Tell me, do you bury Catholics?

A Matter of Life and Death

Review: Ian Malcolm

Writing a review on a biography about a funeral director is inevitably a grave undertaking as there’s the temptation to leave no headstone unturned in the search for deadpan puns.

But I shall resist, as A Matter of Life and Death, written by journalist Ivan Little, is fascinating enough without any resort to one-liners. Ian Milne certainly has a story worth sharing and his biographer does it justice.

A Matter of Life and Death

Ian has made an intriguing journey from policeman to prison officer to peacemaker to funeral director, and each career turn has produced different challenges.

From Knocknamuckley in Co Armagh (between Lurgan and Portadown), his family’s Unionist background meant there was nothing unusual in his joining the RUC.

During the Troubles, of course, this was a dangerous career choice and he recalls some episodes which serve as a reminder of why we should all embrace our still-fragile peace and quench the idiotic notions of those who might hanker after a return to those grim days.

By his own admission, a career in the prison service was not for him; a spell running a restaurant in Cookstown was more to his taste but it was during this time that he found his true vocation as a funeral director.

The start to Ian’s business was less than encouraging, as loyalty to the existing undertakers in Portadown was strong and no-one came in through the door for the first three weeks. What did arrive, however, was a bullet through the window. It’s believed that this ricocheted off a headstone in the adjoining Seagoe Cemetery during a Loyalist target practice session.

Working in Portadown, a town where divisions run deep, Milne broke new ground by conducting funerals for people from both sides of the community, even though he knew it might mean that some Protestants would turn their backs on him for dealing with “the other side”.

Grief at losing a loved one, however, goes beyond religion. And so does humour: one day a man walked into his office and asked Ian if he buried Catholics. He replied: “Only if they’re dead.” Said the visitor, “You’ll do me.”

In the book he makes reference to some little-known differences between “Protestant” and “Catholic” funeral furniture and procedures, most notably the screws used on the coffin:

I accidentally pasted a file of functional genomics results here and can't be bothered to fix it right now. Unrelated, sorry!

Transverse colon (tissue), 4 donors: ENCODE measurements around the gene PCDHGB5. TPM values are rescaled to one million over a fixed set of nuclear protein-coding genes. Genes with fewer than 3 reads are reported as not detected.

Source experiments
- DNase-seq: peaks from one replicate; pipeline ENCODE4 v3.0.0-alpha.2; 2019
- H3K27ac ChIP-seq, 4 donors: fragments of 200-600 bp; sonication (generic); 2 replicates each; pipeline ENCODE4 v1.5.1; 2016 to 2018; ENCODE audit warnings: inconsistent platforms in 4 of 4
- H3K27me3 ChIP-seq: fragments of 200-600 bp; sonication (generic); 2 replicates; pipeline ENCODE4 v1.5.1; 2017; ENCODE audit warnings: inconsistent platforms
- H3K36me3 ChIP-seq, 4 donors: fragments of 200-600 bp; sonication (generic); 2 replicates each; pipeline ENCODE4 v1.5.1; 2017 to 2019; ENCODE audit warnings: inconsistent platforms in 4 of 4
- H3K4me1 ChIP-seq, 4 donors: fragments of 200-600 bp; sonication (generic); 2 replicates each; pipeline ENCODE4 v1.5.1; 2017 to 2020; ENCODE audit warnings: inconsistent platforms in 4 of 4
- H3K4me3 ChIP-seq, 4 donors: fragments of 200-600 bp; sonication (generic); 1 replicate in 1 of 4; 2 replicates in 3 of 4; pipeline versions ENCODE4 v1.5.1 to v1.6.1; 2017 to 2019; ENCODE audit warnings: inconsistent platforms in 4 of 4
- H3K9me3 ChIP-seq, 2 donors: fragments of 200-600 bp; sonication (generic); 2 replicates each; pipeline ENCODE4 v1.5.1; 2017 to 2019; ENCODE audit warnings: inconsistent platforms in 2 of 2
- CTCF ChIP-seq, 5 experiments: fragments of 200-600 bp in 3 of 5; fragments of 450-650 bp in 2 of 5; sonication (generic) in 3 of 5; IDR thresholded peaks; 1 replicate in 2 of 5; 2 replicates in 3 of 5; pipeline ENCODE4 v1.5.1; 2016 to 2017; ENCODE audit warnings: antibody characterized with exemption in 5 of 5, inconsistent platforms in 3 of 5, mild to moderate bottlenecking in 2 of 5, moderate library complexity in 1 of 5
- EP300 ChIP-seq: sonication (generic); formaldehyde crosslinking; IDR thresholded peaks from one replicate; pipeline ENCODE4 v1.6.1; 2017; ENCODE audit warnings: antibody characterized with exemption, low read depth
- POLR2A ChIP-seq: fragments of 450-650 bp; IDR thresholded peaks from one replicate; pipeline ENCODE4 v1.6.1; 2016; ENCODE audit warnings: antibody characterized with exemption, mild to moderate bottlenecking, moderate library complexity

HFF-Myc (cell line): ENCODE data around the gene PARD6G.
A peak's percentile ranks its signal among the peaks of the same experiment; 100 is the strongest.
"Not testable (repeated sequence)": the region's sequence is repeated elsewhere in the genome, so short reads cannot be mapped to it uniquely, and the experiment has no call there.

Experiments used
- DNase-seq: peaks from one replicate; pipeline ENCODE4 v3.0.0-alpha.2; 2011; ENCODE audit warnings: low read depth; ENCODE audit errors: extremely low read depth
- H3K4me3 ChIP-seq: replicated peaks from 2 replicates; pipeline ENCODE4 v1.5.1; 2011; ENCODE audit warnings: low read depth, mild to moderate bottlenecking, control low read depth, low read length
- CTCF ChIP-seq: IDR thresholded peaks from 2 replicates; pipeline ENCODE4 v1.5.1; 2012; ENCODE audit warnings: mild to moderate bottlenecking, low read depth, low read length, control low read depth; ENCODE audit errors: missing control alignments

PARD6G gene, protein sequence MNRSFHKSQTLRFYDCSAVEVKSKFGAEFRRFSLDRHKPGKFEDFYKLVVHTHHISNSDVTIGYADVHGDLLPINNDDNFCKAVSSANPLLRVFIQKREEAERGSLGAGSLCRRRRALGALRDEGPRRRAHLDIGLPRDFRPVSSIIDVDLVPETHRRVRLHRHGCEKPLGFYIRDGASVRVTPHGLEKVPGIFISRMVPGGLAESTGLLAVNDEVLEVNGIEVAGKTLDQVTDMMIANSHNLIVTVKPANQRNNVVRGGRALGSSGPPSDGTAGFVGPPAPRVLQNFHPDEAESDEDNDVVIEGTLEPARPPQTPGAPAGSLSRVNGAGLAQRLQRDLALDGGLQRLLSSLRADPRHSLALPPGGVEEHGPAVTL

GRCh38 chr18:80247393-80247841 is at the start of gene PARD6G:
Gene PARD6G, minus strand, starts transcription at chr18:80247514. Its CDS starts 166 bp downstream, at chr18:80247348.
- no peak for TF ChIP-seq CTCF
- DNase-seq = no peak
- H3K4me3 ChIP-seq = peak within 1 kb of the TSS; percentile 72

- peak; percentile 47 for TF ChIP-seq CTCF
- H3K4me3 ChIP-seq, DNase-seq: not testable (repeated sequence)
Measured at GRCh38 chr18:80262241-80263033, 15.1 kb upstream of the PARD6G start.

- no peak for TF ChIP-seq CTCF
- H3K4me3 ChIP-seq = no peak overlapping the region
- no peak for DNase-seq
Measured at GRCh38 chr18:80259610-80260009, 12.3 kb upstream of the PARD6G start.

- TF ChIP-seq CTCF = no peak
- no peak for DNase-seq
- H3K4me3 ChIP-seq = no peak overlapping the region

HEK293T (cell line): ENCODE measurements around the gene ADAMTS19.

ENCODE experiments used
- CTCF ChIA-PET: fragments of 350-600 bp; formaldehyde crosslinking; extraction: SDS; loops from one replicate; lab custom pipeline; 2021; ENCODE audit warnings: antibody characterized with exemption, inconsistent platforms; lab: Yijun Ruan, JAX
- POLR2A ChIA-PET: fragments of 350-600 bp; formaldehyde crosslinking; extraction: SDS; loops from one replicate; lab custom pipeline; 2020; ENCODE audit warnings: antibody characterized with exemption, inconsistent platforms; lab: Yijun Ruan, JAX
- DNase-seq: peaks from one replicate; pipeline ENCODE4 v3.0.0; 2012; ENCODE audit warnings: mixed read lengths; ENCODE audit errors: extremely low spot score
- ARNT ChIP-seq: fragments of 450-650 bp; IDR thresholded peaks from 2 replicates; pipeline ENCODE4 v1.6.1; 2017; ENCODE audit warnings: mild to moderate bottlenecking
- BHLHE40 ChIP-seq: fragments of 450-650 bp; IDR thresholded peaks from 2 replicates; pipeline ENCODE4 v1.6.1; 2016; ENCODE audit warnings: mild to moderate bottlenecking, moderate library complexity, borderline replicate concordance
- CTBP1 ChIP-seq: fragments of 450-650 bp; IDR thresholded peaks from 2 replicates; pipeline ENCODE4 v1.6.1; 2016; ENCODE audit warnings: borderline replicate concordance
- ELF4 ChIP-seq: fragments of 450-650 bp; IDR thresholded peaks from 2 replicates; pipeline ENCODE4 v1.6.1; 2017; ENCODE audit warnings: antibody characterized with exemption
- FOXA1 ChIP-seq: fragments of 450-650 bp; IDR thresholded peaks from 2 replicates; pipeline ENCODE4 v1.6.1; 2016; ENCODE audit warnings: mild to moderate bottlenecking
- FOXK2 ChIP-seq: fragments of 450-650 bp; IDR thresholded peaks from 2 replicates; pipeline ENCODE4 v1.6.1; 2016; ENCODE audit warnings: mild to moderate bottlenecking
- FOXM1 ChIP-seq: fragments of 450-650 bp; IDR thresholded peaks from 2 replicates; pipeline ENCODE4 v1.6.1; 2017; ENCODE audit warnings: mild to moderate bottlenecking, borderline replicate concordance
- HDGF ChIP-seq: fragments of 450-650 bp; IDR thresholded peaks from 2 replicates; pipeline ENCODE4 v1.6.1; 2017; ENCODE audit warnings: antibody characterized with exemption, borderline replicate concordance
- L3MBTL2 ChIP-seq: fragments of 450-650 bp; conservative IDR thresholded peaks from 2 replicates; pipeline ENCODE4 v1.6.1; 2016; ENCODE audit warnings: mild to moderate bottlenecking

“…on a Catholic coffin you will find a crucifix, the nameplate and the Sacred Heart and there are six screws, three down each side. On Protestant coffins there is a nameplate and there are usually four screws top and bottom and to the sides. And that makes the sign of the cross.”

His sense of humour is obvious throughout the book, but he’s very serious when it comes to the question of Drumcree and the marching dispute that brought Northern Ireland to the brink in the 1990s.

He became a mediator in this volatile disagreement between the Orange Order, of which he had been a member, and the residents of Garvaghy Road in Portadown over an annual parade to commemorate the Battle of the Somme.

It was a thankless task, as so much separated the sides, but he feels that an agreement could have been reached. He speaks highly of renowned South African negotiator Brian Currin, who offered a way through the impasse but ultimately failed to win over the warring parties.

Drumcree Church in Portadown (pic: August Schwerdfeger)

On one occasion during later mediation efforts, Ian was met by what he assumed was a “caretaker” when he went to Dublin Castle:

“He asked me if I wanted him to take down the Irish tricolour. He told me he thought I wouldn’t want to do my talk under the Irish flag. But I said that the flag was the flag of his country and I was more than happy to go ahead with my talk.”

And inside the Castle the surrealism continued when a representative of the Irish government took issue with the seating arrangements and declared that she didn’t want to sit beside Gerry Adams, a man she described as a terrorist:

“I asked her if she wanted me to sit between her and Gerry Adams, and she replied ‘please do’.”

Despite receiving death threats from both sides, Milne spent many years mediating in the Drumcree dispute and still feels that there is scope – indeed a necessity – to find a resolution, as the issue remains a potential cause of future conflict.

There’s plenty of dark humour, too. Funeral directors must take extreme caution when standing beside an open grave in wet weather – one slip and you could find yourself in the grave, with a coffin quickly following!

Then there’s his anecdote on the “alternative” Ian Milne, a former Sinn Féin MLA from Mid-Ulster. On one occasion Ian (the Protestant one) went to meet Gerry Adams on the Falls Road in Belfast and told the man on the other end of the intercom that he was Ian Milne:

“…I was greeted with a lot of Irish and I was buzzed in. But at the top of the stairs a man said ‘you’re not f****** Ian Milne’ and I countered that I was the Protestant Ian Milne from Portadown. The man laughed and said that he was in H7 with the ‘real’ Ian Milne. It was class.”

Written by an accomplished journalist, the style is light, flowing and “newsy”, which makes it a very easy read. It brings together the seriousness of Ian Milne’s mediation work and role as a funeral director with many much lighter moments and observations on the circle of life and death.

A Matter of Life and Death, by Ivan Little, is published by Cedric Wilson. Price £14.95

One thought on “Tell me, do you bury Catholics?

  1. Great review Ian, our differences make us unique and there’s merit in understanding them and our place in the whole of society. The bit about coffins reminded me of the the other end — Dara O’Brian’s comedy bit about weddings on youtube, search “Catholic faith a sticky religion (mixed marriages)”.


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